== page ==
Promoting a Subculture of Forgiveness

None of us would or could have a relationship with God without forgiveness. If we were stuck with our poor decisions, inherent flaws, and never ending spiritual relapses we would be unable to work our way out of ourselves, and into right relationship with God. This is why it is so important to be forgiven. And the reason why God is so willing to forgive us. The Scripture reveals, “Blessed is he whose transgression is forgiven, whose sin is covered.” In this verse, being “blessed” means we are in right relationship with God when we are forgiven.

I realize the following deduction is counter-cultural, but when we feel guilt there is no benefit to rationalizing or avoiding this secret incentive to ask God for forgiveness. Guilt should drive us to ask for forgiveness in a more sincere and passionate way with the intention and hope of change. If there are some repercussions as a result of what we did or said, although difficult to do, it is best to accept it and move on with a clear conscience, knowing that God will make the consequences less severe in the end. When we sow repentance we receive mercy and forgiveness.

Forgiving others is also counter-cultural in today’s world: forgiving people is almost never the offered or expected solution. Revenge and retaliation are common responses to wrongdoing in television dramas and blockbuster movies. Political differences and policy disagreements motivate some people to launch vicious and embarrassing attacks and accusations. The justice system all to often dishes out inordinate punishments toward nonviolent offenders who uncharacteristically made an unethical decision or someone who has little advantage in life and made a poor choice to do something to just survive. It is a common occurrence, that the bench does not consider justice and mercy the best remedy. Unfortunately, we have witnessed or experienced fractured familial relationships: divorced people that punish each other, using financial advantage and the kids to do it. And then there are sibling jealousies, envy and separation, children who hold grudges against their parents and parents that do the same.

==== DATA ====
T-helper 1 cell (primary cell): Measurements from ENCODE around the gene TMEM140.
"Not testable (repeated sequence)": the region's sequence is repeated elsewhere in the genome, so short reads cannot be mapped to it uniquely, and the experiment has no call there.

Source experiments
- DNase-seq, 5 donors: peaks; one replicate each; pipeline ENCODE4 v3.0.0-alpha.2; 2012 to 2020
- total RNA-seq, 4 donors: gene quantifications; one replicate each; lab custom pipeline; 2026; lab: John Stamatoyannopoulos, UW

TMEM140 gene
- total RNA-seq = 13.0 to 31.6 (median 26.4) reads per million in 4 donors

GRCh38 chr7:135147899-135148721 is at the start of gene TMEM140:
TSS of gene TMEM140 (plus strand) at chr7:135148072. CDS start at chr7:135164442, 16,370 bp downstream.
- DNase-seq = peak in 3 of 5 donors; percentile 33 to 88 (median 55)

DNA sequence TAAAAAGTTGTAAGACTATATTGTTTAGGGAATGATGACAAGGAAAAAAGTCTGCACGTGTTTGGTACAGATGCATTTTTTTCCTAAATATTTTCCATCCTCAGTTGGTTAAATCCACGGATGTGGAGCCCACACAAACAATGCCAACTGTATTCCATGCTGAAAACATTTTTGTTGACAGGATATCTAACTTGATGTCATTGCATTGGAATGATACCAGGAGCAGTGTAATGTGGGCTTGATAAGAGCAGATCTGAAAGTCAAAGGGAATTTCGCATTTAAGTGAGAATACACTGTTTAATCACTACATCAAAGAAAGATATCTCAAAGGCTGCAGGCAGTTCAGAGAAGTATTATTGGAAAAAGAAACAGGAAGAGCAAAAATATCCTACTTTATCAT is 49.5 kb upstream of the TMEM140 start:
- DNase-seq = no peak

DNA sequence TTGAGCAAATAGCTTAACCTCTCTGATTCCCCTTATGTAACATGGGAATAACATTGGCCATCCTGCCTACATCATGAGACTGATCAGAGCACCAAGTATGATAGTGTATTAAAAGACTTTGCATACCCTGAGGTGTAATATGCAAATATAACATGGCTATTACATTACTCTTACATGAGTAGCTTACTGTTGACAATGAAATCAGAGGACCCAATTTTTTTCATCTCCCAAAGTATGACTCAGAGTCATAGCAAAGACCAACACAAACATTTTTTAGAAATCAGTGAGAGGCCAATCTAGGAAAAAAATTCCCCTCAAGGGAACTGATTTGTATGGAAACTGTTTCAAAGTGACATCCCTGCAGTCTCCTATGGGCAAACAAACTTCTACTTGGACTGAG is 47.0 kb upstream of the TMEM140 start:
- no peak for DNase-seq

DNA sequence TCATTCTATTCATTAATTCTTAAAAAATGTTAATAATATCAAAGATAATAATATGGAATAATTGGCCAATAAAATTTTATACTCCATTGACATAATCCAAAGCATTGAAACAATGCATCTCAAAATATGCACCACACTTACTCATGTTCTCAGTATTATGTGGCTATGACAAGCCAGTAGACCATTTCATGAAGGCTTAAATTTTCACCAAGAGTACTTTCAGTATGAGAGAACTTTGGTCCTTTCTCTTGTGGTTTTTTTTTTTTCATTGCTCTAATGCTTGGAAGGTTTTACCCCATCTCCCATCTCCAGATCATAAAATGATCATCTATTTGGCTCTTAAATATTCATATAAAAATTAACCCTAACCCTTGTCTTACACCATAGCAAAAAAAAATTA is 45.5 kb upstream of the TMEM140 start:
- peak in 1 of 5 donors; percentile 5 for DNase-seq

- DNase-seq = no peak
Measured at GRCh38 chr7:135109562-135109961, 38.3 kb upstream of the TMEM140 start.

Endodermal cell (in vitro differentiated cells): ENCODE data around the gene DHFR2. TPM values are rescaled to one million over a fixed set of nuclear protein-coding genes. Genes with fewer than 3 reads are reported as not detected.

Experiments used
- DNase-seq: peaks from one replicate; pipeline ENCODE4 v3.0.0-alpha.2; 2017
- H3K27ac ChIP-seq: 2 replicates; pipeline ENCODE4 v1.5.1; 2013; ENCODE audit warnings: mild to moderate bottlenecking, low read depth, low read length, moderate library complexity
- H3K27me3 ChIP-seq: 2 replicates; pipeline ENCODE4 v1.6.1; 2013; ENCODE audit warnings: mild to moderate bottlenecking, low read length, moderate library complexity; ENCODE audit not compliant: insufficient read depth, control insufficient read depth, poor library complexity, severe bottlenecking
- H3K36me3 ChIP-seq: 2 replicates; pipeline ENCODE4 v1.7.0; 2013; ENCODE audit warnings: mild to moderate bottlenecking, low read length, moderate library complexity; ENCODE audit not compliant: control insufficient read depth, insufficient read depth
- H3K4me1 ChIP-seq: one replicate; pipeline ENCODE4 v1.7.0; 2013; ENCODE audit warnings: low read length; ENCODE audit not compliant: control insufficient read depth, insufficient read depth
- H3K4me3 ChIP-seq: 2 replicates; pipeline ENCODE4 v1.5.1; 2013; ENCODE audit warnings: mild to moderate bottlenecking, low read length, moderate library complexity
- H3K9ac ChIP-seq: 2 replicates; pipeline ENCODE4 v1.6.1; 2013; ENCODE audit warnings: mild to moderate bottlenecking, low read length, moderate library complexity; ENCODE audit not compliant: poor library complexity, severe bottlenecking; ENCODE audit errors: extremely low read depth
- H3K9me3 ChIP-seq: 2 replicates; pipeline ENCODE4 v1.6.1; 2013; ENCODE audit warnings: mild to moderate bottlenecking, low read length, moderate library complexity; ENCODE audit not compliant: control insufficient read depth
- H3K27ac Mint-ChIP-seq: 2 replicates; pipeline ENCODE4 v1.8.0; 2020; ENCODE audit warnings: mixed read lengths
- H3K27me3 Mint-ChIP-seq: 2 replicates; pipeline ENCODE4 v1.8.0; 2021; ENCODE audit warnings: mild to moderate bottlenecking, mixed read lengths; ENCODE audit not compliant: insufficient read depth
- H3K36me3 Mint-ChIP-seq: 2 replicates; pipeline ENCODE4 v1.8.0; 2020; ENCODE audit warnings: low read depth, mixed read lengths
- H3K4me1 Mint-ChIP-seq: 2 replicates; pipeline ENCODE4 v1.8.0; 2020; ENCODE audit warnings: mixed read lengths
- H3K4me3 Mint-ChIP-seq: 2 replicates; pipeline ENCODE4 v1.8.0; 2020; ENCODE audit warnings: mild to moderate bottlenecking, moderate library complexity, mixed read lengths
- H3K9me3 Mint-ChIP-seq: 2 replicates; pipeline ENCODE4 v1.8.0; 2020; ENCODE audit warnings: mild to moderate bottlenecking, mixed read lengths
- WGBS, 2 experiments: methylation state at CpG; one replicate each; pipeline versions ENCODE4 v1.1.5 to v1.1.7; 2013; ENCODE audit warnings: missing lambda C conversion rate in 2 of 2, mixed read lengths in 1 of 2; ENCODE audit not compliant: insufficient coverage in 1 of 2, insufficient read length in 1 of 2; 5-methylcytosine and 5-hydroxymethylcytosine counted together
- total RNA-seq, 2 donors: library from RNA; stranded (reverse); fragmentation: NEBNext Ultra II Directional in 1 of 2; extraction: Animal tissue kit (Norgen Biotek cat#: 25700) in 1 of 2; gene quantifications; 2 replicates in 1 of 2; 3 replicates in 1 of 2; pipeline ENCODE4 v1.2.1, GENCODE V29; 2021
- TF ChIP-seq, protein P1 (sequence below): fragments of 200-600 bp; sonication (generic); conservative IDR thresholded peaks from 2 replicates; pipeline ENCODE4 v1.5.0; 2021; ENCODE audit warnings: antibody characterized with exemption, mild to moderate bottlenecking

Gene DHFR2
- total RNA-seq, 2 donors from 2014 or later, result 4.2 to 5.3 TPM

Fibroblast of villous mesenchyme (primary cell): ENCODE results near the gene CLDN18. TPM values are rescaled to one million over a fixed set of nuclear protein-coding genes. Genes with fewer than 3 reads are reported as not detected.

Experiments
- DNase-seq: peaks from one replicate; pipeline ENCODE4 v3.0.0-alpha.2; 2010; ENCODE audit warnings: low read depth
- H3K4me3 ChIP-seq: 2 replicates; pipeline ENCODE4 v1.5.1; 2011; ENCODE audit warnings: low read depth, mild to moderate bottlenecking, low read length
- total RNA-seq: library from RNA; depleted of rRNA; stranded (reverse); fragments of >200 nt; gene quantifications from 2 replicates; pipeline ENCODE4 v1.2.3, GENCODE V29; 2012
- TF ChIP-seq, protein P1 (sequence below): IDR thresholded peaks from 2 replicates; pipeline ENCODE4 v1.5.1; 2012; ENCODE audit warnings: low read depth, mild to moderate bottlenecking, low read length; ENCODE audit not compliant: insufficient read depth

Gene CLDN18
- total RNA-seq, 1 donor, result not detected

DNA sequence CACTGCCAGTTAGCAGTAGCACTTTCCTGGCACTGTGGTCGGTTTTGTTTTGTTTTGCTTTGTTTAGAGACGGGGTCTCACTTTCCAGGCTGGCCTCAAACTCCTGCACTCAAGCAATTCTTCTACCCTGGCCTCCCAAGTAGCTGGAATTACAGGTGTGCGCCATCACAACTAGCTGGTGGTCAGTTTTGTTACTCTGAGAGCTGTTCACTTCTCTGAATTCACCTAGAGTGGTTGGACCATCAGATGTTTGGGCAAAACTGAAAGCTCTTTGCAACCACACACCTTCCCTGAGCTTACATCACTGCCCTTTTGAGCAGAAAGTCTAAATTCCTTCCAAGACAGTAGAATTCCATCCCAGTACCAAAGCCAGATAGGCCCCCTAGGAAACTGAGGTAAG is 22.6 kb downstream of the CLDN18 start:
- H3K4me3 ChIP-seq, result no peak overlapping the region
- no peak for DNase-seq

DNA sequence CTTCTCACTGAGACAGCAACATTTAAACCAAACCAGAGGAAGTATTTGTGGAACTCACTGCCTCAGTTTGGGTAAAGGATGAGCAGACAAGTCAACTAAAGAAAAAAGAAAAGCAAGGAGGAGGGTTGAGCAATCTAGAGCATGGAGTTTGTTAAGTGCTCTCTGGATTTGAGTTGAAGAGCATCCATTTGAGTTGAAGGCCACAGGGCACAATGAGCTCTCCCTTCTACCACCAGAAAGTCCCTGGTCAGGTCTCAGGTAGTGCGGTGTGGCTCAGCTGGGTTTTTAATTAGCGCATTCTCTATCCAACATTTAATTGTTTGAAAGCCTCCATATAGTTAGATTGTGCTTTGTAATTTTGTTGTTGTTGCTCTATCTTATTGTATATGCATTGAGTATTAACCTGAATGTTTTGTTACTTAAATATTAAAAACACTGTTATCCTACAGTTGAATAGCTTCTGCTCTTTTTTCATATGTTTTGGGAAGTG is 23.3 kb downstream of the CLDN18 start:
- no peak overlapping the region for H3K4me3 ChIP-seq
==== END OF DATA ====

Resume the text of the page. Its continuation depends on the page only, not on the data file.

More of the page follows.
It is proposed, that as Christians we promote a “Subculture of Forgiveness” regardless of the injuries and offenses that we experience. The world around us will not change much unless we change how we function in our world: forgiving others and and being forgiven by others. Through forgiveness, we can soften and mitigate the sufferings and repercussions for ourselves and others who orbit our world. When we recognize that people are flawed just like us it is a little easier to forgive them for what they have done to us or when we are disappointed in something they are doing. It doesn’t seem unreasonable to consider a “Subculture of Forgiveness” as a healing ointment to many of societal injustices and personal injuries. At least, it is likely to be unchallenged that doing this much more often is part of the solution.

Joseph C. Hutchison

Rochester Hills, Michigan


February 2020

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